The Eagle Creek fire was first reported back on September 2nd in Oregon’s Columbia River Gorge National Scenic Area near the town of Cascade Locks, growing to 3,000 acres overnight that first night and never 100% contained until November 30th, ultimately burning nearly 50,000 acres.
Thankfully, some our favorite sights have since reopened, and perhaps we’ll appreciate them just a little bit more after such a devastating disaster.
These Best of the Northwest Columbia Gorge favorites are all open now.
Vista House at Crown Point
Crown Point is one of the top spots for spectacular views of The Gorge and the river itself. This is also where Vista House is located, constructed in 1917 to provide travelers a place to rest and refresh themselves along the way. It stands 733 feet above the river, and volunteers offers tours so you can learn about its architecture, find out more about the Historic Columbia River Highway, the Columbia River Gorge, the area’s geology, flora and fauna, and other attractions in the region.
Multnomah Falls Lodge
The historic Multnomah Falls Lodge finally reopened earlier this month. While it doesn’t offer overnight stays, it’s a fabulous place to visit, featuring an interpretive center, a great gift shop, snack bar and espresso cart. You can also access a path that leaves to the top of breathtaking Multnomah Falls, with its two steps of 542 feet and 69 feet that will be just as beautiful as ever.
Lewis and Clark State Park
Situated at the western gateway of The Gorge near the mouth of the Sandy River, Lewis & Clark State Park is an ideal place for a picnic in the tree-filled park, and it’s also one of the most popular places to swim. There are hiking options too, with a trail climbing the cliffs up to Broughton’s Bluff, a geologic boundary between the foothills of the Cascade Mountains and Willamette Valley.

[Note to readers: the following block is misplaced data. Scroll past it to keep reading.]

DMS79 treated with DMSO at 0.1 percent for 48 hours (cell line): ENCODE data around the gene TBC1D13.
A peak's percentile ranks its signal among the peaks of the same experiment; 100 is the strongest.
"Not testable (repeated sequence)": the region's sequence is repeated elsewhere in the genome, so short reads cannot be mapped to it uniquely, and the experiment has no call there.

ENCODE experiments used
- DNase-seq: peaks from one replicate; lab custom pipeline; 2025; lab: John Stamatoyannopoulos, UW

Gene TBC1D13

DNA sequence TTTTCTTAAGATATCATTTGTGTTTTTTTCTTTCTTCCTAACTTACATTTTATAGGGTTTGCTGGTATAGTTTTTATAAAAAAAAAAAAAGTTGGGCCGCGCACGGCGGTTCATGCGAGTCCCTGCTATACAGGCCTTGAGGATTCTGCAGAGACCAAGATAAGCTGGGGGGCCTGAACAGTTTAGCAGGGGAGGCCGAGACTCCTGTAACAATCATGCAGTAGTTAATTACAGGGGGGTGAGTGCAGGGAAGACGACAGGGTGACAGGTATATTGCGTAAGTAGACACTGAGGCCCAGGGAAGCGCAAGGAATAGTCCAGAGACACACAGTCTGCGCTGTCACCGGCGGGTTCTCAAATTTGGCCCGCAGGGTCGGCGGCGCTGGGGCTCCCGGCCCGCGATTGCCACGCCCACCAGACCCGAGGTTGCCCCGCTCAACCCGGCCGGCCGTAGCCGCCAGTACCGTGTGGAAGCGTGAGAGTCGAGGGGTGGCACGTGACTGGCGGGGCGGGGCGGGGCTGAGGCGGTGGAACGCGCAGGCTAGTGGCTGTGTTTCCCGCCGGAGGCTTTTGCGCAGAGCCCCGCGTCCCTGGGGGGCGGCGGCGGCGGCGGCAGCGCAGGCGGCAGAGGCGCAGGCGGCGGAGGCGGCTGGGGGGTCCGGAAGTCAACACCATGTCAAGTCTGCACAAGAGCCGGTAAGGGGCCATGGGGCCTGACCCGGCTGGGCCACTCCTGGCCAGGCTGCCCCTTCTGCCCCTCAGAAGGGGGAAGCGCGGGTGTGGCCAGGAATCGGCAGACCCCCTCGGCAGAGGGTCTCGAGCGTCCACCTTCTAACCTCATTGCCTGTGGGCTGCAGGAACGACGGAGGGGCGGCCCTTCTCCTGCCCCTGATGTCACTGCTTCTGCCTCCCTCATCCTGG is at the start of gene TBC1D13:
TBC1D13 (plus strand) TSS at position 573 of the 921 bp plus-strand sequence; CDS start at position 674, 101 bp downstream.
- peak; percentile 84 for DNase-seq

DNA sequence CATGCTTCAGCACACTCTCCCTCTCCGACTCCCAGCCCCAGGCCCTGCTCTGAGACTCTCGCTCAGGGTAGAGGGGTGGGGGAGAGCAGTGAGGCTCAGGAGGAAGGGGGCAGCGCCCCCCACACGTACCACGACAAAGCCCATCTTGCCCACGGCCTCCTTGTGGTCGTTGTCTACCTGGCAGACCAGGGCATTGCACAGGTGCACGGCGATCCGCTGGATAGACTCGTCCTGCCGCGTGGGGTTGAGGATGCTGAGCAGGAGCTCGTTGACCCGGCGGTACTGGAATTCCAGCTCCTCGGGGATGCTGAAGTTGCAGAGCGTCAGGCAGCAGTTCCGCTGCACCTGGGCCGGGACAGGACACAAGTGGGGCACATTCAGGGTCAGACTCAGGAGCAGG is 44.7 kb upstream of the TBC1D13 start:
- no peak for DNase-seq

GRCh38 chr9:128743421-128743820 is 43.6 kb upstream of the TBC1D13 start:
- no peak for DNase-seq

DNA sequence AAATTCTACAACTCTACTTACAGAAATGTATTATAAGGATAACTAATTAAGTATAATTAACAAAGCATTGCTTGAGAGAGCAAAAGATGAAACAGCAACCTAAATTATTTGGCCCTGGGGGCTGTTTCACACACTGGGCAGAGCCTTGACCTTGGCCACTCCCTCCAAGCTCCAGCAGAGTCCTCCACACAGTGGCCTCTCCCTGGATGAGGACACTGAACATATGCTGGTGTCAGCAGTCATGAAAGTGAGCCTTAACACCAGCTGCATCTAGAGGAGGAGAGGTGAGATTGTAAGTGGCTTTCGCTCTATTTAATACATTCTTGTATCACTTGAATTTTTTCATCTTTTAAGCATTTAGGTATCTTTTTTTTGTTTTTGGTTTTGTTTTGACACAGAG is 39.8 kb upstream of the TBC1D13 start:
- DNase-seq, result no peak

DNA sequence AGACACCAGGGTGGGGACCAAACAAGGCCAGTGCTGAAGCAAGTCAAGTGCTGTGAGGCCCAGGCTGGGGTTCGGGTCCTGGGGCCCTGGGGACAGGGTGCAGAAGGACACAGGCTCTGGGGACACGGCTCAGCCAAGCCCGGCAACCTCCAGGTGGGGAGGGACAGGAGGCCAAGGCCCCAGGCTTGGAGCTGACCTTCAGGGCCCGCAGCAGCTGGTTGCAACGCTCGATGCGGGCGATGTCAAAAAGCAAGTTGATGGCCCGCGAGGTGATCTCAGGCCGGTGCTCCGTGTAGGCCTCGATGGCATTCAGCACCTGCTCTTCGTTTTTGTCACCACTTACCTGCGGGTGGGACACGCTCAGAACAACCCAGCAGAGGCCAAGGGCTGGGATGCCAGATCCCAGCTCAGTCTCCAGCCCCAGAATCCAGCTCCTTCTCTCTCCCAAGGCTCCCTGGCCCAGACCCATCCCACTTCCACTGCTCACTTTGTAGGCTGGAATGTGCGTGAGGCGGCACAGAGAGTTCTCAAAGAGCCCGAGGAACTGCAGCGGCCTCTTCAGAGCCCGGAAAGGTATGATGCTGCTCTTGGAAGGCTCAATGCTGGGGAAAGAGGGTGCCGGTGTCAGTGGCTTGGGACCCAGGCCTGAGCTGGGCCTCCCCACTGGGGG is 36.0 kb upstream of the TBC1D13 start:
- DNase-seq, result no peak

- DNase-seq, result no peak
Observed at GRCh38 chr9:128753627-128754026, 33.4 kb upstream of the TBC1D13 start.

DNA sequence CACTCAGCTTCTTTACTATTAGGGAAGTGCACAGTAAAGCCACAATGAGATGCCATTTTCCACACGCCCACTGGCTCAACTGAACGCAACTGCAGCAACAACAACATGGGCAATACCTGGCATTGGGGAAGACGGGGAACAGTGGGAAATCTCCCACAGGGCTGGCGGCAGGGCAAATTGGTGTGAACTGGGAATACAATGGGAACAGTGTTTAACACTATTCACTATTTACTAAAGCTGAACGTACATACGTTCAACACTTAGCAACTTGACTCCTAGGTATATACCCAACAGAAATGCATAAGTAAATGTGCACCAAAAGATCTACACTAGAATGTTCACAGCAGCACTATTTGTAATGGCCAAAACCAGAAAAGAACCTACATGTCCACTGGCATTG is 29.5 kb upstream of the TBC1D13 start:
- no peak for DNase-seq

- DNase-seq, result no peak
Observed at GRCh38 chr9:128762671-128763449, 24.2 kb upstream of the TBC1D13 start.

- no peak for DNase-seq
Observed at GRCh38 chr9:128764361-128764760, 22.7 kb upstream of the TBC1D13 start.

Rooster Rock State Park
Rooster Rock State Park sits just east of Corbett. It’s best known for Rooster Rock, a basalt column that forms a natural obelisk. Located on the south side of The Gorge, explorers Lewis and Clark noted it in their journal as the place where they camped back in 1805. The column’s original name was Cock Rock, for obvious reasons, but it was changed later to avoid offending the public. In the eastern section of the park, you can enjoy one of the few clothing optional beaches in the state.
Bridal Veil Falls
Bridal Veil Falls Scenic Viewpoint is open too. Located in Bridal Veil Falls State Park, it’s also a great place for a picnic, and there are some nice grassy areas for throwing down a blanket. The lower trail will bring you downhill to the base of Bridal Veil Falls about a half-mile away, where the elegant cascade can be best seen from the viewing platform. The creek rushes down from the top of nearby Larch Mountain, spills over the cliff and eventually into the Columbia River.
Guy W. Talbot State Park
Guy W. Talbot State Park is located near Troutdale. It’s best known for housing Latourell Falls, but it stretches west to the Crown Point State Scenic Corridor. The picturesque park is great for picnics or just quiet contemplation. It’s often crowd-free due to its relative seclusion, even on a beautiful summer day.